With his vigorous pitch for free enterprise, Alex McPherson sounds like a rancher or an oil baron. In fact, he is a doctor, head of the Alberta Medical Association, and his tough talk amounts to nothing less than an assault on Canada’s medicare system.
The balding captain of HMS Sheffield only had time to deliver the order “take cover” before the unforeseen threat struck. Within seconds, a lethal five-metre Argentine missilefired from an invisible aircraft almost 40 km away and skimming just over the waves—struck amidships, shearing through the gun-metal-grey nerve centre.By Jane O’Hara12 min
In Montreal, a steady flight of anglophones has opened up many oncehomogenous neighborhoods to cultural mixing. But in the traditionally anglophone enclaves of the city’s west end, there are still streets where the barrier of language seems as solid as the Berlin Wall.By David Thomas7 min
Even in normal times Montreal’s modern courthouse is a crossroads of human contradiction: sallow-cheeked welfare mothers on shoplifting charges mingle with expensively tanned lawyers; police and criminals become virtually indistinguishable in their best courtroom double-knits; and obviously impenitent prostitutes glance sardonically at just-married brides in girlish frocks.
In his May 3 Editorial, A Sensible Prescription for Our Self-Inflicted Economic Wounds, Peter C. Newman writes, . . the central bank continues to behave as if the exhausted Keynesian theories still applied.” Good Galbraith! That’s like claiming that Ronald Reagan’s faith in Marxism is unshaken.
The mighty armada counted but two boats while the invasion force it prepared to hurl at the enemy’s throat numbered all of 16 mercenaries who looked as if they’d be more at home fishing than storming a beachhead. In fact, fishing was what the sorry group of mercenaries was pretending to do when the U.S. Coast Guard cutters drew alongside their boats off the Florida shore in mid-March.By Peter Lewis6 min
Huddled in corporate research laboratories worldwide sit groups of visionaries plotting a course toward the ultimate frontier. They seek to commercialize space, harnessing its gravity-free environment to make a variety of lucrative new products—from faster semiconductors to a potential cure for diabetes.By Catherine Rodd6 min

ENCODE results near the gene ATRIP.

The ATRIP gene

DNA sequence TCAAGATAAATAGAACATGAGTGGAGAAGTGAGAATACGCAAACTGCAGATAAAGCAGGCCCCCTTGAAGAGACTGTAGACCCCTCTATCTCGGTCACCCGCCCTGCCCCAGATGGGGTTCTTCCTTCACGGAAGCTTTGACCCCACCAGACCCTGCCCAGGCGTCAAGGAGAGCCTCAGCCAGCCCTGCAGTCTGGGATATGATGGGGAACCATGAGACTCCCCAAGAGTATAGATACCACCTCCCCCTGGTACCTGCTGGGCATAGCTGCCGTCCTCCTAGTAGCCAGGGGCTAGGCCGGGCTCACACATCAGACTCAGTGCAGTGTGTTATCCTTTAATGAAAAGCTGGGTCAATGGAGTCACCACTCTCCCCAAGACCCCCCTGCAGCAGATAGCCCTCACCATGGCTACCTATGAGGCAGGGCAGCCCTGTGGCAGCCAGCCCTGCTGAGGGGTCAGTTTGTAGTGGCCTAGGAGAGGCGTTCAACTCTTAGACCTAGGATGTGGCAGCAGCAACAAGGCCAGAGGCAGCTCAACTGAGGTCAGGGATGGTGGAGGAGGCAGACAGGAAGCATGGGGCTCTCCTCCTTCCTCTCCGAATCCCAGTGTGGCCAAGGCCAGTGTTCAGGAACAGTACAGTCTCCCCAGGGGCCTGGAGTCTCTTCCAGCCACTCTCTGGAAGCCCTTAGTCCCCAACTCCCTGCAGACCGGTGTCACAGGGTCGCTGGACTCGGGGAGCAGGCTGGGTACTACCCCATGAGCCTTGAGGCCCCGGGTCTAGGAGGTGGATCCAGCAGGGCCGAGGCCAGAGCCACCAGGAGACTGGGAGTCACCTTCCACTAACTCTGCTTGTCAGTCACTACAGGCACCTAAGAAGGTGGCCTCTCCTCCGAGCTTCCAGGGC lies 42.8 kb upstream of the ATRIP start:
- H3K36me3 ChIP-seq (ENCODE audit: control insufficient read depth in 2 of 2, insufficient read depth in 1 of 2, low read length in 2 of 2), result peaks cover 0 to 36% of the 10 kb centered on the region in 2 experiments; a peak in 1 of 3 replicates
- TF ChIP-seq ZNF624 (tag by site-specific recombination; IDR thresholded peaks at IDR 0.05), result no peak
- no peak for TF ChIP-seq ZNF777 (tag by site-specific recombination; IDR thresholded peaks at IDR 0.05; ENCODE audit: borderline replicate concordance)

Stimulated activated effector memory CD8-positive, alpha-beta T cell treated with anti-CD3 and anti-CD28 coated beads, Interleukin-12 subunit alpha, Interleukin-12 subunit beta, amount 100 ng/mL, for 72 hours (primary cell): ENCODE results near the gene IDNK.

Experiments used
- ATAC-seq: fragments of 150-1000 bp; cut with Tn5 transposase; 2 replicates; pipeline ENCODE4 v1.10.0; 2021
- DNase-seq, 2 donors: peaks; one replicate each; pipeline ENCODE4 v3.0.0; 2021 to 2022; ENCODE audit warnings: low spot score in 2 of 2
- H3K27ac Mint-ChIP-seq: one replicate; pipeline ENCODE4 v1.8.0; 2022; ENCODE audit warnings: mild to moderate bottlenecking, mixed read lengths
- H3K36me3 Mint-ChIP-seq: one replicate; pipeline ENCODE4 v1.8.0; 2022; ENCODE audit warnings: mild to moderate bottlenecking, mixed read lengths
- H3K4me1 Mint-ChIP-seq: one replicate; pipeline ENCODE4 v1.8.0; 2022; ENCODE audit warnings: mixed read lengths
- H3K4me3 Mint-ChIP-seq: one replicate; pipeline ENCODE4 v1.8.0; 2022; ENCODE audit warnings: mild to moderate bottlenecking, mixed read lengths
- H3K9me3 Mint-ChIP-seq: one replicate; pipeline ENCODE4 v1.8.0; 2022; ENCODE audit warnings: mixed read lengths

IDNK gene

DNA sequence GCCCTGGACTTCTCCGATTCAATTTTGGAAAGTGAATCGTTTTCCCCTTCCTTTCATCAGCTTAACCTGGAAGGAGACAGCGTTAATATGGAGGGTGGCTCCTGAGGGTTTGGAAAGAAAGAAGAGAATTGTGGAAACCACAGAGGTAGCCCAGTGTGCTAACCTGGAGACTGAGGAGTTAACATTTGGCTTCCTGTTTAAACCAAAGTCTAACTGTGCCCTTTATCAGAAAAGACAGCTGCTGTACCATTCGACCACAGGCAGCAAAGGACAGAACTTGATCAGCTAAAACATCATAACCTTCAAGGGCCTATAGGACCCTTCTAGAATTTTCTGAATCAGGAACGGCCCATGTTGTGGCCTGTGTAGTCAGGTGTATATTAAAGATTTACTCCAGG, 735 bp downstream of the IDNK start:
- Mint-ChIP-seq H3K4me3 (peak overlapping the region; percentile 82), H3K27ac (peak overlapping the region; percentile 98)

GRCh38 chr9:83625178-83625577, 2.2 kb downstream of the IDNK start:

Journalists have traditionally waded into the world’s trouble spots confident that they would be accorded much the same special immunity enjoyed by diplomats. Not any longer. Amid the crumbling international etiquette of war and revolution, members of the media often end up as targets of the regimes they cover.By Brian D. Johnson6 min
The creators of our new Charter of Rights may feel satisfied with the final product, but the new bill may create an open season for the press to take a broad, nasty run at our politicians. Some critics say the charter will change everything, others say it will be meaningless, but it does have one important theme that may well open the floodgates to change.By Julian Porter5 min
It is after midnight on Manhattan’s elegant Park Avenue, and the doors to Regine’s, the playpen for the glitterati, part to admit Ken Taylor and his group of friends. Ladies encased in protesting silk trousers bounce and do knee bends on the glass dance floor as the lights underneath blink in time to the beat.
Montreal highschool students battled police in the streets during protests over plans to raise exam pass levels to 60 per cent from 50. At the same time, the Common Front, representing 300,000 public employees, ignored government pleas for a wage freeze.By Anne Beirne4 min
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